A pro rata model of compulsory superannuation contributions would address the super system that is failing young people, Vision Super and the John Curtin Research Centre believe.
In an upcoming joint report, the organisations said the pro rata model would address the disappearance of traditional nine-to-five jobs and the emergence of the “gig economy”.
The John Curtin Research Centre’s executive director, Dr Nick Dyrenfurth, pointed out that a third of young people were missing out on super contributions because they did not reach the $450 threshold from a single employer.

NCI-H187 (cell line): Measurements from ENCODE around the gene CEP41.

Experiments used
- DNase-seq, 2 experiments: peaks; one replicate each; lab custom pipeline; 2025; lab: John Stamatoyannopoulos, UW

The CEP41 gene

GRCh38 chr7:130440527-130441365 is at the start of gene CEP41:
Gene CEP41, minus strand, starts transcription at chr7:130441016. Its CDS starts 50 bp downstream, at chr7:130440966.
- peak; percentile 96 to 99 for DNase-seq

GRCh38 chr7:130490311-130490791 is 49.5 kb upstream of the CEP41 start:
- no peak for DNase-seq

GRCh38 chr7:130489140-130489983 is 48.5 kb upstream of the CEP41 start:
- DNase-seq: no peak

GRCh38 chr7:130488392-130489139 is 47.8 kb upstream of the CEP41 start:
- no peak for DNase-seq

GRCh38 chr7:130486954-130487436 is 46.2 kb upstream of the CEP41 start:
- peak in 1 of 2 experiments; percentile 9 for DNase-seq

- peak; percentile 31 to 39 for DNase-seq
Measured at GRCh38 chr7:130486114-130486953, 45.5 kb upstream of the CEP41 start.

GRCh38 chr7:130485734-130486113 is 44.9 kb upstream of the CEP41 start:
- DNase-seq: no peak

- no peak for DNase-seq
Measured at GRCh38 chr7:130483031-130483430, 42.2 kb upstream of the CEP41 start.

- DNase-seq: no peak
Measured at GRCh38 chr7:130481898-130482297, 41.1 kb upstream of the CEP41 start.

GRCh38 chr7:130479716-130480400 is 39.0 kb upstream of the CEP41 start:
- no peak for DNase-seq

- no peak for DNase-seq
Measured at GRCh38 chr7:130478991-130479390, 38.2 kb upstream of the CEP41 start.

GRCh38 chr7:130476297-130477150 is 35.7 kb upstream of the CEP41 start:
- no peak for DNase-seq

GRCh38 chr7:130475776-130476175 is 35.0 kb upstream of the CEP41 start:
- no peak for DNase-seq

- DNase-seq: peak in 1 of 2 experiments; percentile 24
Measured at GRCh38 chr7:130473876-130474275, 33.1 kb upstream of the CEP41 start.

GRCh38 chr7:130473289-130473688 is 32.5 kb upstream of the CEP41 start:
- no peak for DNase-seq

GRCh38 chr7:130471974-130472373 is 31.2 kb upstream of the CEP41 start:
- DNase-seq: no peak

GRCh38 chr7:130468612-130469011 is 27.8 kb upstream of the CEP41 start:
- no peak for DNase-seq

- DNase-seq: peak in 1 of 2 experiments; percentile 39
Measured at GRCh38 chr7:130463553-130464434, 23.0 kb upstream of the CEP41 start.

“In decades to come, if a third of the workplace has no retirement savings, it will have a massive impact on the Age Pension,” he said.
Vision Super chief executive, Stephen Rowe, said the super system was failing young people as work had changed since the system was designed.
“There is a growing problem that will require sophisticated, bipartisan public policy solutions to prevent millions of Australians falling through the cracks,” Rowe said.